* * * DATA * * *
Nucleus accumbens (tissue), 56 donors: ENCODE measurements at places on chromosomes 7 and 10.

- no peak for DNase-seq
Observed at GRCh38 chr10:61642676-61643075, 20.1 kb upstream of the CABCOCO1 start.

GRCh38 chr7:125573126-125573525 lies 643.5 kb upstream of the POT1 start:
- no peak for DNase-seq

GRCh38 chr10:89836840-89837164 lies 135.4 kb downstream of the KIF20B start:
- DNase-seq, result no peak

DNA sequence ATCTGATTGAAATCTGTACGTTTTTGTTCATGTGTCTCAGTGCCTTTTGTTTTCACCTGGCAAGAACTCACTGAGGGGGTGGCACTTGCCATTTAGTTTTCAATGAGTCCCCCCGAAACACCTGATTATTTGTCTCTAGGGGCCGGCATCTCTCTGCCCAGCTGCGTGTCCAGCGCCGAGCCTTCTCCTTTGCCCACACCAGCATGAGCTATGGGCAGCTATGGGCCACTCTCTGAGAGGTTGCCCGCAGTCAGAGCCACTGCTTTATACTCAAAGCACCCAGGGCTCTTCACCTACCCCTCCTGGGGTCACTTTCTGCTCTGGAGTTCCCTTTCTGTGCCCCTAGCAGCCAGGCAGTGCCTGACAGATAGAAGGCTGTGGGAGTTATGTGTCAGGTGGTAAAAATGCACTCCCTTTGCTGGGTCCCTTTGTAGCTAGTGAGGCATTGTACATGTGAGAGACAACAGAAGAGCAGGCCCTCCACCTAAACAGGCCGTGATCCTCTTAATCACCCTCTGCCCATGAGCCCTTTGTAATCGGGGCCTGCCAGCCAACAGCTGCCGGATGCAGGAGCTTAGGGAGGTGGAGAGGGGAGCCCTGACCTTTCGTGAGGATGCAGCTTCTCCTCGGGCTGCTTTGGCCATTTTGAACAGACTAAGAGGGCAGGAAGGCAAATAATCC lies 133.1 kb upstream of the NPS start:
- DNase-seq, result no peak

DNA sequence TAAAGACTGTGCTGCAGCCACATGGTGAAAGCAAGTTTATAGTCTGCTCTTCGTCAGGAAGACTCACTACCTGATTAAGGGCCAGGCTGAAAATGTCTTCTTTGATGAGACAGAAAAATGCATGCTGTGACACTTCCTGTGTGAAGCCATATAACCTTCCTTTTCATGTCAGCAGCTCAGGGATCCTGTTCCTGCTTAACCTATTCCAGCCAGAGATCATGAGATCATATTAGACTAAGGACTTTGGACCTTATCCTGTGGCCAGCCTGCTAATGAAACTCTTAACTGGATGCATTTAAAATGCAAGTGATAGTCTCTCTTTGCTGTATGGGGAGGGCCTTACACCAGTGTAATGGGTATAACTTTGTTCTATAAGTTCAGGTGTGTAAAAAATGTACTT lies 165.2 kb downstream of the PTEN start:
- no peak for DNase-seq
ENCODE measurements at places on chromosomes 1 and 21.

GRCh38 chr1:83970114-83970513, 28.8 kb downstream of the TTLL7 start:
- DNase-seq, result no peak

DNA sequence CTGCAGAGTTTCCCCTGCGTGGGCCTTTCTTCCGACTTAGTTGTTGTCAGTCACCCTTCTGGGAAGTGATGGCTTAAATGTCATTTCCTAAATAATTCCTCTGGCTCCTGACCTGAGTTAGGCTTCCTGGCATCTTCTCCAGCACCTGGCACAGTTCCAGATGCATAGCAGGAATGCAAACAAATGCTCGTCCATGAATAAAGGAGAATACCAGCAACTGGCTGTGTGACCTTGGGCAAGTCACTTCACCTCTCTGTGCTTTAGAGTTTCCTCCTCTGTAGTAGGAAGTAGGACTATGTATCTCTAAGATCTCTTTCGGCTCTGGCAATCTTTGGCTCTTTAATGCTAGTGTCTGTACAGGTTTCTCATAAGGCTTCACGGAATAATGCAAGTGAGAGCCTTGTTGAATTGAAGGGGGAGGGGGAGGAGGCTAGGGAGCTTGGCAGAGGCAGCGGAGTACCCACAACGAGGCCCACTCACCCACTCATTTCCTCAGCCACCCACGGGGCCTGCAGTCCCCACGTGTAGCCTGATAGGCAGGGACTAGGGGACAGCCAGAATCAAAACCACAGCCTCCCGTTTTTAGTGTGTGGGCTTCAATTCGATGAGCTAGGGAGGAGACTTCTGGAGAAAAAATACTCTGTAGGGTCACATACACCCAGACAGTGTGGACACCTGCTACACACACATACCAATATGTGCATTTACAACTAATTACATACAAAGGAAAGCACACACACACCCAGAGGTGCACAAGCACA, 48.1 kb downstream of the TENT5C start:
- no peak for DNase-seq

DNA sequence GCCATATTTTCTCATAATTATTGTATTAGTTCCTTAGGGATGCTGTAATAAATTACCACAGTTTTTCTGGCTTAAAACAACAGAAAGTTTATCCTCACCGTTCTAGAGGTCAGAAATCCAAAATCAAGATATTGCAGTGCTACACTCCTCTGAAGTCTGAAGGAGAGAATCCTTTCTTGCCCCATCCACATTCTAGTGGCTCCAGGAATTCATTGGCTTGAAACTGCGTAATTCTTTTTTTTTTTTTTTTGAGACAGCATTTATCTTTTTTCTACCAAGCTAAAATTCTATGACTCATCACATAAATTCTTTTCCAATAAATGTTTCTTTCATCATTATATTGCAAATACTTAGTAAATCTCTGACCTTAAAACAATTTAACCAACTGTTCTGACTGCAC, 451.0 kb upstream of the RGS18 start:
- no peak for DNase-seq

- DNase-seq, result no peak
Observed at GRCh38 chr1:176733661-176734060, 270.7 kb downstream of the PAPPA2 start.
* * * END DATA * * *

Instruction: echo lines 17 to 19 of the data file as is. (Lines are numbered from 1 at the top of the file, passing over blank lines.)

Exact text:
DNA sequence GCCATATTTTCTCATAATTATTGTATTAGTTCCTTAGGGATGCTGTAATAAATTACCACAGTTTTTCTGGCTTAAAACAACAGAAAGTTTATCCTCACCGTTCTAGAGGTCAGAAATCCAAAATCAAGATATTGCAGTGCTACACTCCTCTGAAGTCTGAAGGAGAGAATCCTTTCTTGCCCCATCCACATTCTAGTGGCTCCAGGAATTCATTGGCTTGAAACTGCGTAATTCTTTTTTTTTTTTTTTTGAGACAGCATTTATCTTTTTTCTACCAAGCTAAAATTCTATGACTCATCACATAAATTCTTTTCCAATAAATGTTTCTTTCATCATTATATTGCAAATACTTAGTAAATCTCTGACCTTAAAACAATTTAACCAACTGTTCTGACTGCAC, 451.0 kb upstream of the RGS18 start:
- no peak for DNase-seq

- DNase-seq, result no peak